Many people talk about how what I do is only possible because I use bows that are less powerful than English longbows. They are correct. I'm 50 years old, and have been doing archery for only ten years. I'll never be able to shoot really fast with 100 lbs+ war bows. I tried, but it just produced injuries. Had I started at age 10, it would have been a different story. ;-)

There is also a tendency from critics to assume that bows were always shoot against plate armour (as at Crecy in 1346 and Agincourt in 1415). This was very much the exception. Many opponents had little or no armour at all, and Stone Age findings show that many animals were taken down by multiple shots. Also, in 1923 Saxton T Pope examined a number of historical museum bows from around the world. His conclusion was that most only had a tensile strength of 45-50 pounds.

Around 04:22 I penetrate chainmail. The arrows had bodkin tips, and the chainmail is riveted. However, while the gambeson is thick, it's not as thick as some I've seen elsewhere. But one reason the arrows penetrate is that I sharpen not only the tip itself, but also the edges of the bodkin tip.

There are archery traditions alive today which shoot the arrow on the right side of the bow, as I do. However, the places where most people come into contact with archery (Hollywood, The Olympics, archery clubs) do it left around the bow.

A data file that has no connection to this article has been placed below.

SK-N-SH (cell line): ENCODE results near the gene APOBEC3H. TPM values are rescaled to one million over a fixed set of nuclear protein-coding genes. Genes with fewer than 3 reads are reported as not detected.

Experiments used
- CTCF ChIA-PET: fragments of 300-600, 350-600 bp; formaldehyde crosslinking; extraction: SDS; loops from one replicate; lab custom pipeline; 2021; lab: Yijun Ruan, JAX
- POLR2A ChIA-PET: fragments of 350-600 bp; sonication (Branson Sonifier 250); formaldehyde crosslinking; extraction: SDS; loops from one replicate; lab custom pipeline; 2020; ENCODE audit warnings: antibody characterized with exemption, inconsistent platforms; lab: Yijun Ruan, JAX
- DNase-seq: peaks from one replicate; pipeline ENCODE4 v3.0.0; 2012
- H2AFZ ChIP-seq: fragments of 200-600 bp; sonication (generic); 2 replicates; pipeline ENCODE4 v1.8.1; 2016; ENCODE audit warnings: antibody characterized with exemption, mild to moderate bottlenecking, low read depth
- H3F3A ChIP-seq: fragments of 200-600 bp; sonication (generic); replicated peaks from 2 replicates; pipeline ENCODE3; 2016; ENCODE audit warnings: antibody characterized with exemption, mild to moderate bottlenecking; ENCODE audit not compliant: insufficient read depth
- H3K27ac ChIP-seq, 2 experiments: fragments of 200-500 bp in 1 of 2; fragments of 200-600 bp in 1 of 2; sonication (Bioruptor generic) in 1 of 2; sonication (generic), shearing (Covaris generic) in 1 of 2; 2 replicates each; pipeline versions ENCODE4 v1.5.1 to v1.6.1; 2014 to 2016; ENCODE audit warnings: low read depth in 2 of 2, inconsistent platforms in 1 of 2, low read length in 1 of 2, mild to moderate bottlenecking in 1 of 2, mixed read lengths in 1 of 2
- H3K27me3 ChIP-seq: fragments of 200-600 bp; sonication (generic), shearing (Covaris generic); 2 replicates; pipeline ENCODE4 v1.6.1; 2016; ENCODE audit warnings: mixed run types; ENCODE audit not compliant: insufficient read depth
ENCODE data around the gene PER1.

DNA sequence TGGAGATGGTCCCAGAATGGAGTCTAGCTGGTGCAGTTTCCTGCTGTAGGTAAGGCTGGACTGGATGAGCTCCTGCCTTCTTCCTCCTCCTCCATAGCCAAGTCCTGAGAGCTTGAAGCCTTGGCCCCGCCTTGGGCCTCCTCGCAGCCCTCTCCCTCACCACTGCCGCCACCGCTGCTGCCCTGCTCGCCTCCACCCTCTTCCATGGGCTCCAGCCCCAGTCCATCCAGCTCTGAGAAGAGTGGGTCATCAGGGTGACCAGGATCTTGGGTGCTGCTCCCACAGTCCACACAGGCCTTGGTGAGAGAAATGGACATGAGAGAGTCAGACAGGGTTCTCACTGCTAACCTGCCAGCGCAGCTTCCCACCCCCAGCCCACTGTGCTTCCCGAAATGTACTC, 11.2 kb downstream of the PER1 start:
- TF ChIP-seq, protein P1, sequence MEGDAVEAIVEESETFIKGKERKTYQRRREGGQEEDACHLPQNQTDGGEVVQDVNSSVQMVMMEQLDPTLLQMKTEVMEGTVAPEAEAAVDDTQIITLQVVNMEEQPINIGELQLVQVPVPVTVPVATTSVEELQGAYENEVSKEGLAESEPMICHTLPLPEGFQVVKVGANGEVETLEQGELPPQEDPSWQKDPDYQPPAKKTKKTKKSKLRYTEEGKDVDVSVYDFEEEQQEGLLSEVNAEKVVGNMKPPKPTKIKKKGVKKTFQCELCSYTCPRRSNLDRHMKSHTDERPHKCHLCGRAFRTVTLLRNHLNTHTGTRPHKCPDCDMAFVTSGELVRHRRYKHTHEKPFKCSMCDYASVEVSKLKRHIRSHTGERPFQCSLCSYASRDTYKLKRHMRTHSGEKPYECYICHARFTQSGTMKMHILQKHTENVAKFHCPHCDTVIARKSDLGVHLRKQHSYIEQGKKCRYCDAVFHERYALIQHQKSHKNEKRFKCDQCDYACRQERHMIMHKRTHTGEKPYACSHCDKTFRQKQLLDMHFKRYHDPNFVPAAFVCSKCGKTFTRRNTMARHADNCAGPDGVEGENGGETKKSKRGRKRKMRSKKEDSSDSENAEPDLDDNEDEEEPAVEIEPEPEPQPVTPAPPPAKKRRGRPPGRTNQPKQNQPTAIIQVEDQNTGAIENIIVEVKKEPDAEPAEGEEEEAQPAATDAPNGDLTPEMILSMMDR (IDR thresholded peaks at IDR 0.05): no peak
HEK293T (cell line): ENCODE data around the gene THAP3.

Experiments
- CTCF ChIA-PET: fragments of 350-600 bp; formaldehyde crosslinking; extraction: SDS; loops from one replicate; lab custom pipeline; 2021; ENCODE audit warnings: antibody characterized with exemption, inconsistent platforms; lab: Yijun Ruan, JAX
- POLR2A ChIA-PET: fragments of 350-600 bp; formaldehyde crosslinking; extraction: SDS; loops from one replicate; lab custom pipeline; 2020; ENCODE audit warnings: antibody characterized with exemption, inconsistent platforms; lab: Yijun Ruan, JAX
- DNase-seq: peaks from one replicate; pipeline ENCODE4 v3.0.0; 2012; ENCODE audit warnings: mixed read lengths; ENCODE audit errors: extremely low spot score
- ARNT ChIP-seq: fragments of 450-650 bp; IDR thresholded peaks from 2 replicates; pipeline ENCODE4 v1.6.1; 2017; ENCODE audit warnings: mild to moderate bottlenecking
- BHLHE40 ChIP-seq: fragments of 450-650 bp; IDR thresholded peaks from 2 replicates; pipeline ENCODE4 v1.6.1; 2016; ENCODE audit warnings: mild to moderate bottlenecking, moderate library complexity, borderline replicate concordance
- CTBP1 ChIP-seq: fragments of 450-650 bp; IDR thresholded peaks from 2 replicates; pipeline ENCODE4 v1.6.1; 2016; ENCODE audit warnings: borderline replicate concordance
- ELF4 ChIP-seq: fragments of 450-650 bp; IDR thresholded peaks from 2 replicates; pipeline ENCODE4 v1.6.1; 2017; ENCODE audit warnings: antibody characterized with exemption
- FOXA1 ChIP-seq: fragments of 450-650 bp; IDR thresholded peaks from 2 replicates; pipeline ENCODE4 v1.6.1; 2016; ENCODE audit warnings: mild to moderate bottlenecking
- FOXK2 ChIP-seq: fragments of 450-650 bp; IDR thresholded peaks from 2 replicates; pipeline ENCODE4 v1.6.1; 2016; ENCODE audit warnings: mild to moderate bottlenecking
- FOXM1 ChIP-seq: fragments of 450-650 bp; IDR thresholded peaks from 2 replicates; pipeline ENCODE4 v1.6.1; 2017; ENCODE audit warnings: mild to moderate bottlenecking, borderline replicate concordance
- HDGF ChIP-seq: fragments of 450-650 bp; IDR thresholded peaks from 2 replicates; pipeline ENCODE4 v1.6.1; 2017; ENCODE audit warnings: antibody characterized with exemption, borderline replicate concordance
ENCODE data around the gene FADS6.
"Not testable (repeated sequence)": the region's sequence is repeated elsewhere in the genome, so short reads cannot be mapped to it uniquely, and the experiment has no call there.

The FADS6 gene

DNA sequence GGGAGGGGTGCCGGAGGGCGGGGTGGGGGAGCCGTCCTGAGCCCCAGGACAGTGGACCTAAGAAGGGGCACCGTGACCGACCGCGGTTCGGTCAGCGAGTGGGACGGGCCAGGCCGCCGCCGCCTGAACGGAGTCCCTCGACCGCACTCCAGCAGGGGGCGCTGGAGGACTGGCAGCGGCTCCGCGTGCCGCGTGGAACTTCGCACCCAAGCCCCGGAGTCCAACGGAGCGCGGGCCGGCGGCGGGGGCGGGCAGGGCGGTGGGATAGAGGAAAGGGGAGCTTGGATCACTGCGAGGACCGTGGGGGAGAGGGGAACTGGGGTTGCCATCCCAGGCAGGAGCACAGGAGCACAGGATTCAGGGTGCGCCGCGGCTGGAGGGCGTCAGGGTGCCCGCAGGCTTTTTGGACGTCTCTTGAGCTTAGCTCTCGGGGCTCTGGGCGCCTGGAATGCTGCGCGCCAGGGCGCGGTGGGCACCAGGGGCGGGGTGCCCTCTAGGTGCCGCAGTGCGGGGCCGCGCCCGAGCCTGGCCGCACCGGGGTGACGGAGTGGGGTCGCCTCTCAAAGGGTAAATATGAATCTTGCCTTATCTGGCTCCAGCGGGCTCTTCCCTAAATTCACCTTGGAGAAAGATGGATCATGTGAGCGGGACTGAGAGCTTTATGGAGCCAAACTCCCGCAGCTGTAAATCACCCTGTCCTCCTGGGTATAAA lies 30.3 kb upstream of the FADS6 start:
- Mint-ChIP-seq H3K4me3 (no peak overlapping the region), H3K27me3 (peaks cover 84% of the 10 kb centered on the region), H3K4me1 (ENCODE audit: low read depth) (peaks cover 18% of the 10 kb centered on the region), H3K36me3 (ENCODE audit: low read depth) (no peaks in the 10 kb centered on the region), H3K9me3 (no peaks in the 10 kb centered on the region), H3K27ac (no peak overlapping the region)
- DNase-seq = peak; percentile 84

It is obvious much more complicated, We can not know what the first archers did, some of the earliest pictures show arrows in the bow hand, but the arrow is much older than the bow so the quiver may be used and it is impossible entirely exclude that the first archer held his shafts in the draw hand.
In some parts of history is progress gone in the 3 levels, but other times the opposite has happened. Some archers are gone from arrows in the draw hand to the avancerde rapid fire quiver that was developed just before war archery disappeared.

Hit an incoming arrow!!
You don't have time to aim or think, but can only do it if your reactions are completely instinctive. First of all, you need to be convinced that you WILL hit it, so you can “feel” the incoming arrow and fire at it instead of just flinching away.